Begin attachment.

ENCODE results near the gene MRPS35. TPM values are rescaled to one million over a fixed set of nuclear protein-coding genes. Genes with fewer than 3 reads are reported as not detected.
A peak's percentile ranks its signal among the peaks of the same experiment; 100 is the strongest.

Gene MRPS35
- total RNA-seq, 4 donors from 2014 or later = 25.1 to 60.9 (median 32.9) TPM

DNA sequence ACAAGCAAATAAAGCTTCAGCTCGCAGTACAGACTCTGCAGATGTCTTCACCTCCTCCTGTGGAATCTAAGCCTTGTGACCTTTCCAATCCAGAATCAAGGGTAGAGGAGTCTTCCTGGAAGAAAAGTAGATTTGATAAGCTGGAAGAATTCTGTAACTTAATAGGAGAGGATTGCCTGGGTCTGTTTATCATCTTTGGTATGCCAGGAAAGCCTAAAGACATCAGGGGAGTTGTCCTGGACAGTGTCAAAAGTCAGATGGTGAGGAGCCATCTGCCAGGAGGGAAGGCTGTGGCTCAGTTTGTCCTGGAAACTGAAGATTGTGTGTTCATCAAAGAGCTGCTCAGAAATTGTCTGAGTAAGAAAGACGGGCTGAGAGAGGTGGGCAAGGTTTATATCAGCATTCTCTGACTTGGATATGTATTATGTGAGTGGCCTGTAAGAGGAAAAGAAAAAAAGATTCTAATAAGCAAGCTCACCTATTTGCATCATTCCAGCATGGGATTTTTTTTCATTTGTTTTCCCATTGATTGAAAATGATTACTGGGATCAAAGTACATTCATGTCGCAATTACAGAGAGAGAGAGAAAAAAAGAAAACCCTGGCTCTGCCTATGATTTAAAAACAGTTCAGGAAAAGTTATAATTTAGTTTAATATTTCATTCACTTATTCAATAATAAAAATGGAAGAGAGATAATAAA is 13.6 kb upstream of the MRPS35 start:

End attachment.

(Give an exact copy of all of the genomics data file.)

ENCODE results near the gene MRPS35. TPM values are rescaled to one million over a fixed set of nuclear protein-coding genes. Genes with fewer than 3 reads are reported as not detected.
A peak's percentile ranks its signal among the peaks of the same experiment; 100 is the strongest.

Gene MRPS35
- total RNA-seq, 4 donors from 2014 or later = 25.1 to 60.9 (median 32.9) TPM

DNA sequence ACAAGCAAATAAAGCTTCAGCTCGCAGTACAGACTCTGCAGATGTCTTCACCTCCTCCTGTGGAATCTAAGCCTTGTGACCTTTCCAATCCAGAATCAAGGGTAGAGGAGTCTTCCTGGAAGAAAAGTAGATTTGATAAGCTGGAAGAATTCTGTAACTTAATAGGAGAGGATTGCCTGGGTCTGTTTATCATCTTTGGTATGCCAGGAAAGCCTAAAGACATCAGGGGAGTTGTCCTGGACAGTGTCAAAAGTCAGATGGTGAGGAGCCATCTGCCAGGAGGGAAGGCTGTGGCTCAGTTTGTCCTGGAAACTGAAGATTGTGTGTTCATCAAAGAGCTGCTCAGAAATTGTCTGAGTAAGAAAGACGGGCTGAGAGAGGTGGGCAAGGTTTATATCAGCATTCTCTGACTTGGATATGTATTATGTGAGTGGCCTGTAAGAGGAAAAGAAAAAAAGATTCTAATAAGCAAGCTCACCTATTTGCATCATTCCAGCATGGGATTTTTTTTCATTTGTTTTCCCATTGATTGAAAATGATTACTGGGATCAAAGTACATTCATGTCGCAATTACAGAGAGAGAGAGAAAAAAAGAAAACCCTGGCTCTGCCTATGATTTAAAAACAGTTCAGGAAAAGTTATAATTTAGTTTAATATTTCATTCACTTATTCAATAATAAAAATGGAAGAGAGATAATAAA is 13.6 kb upstream of the MRPS35 start: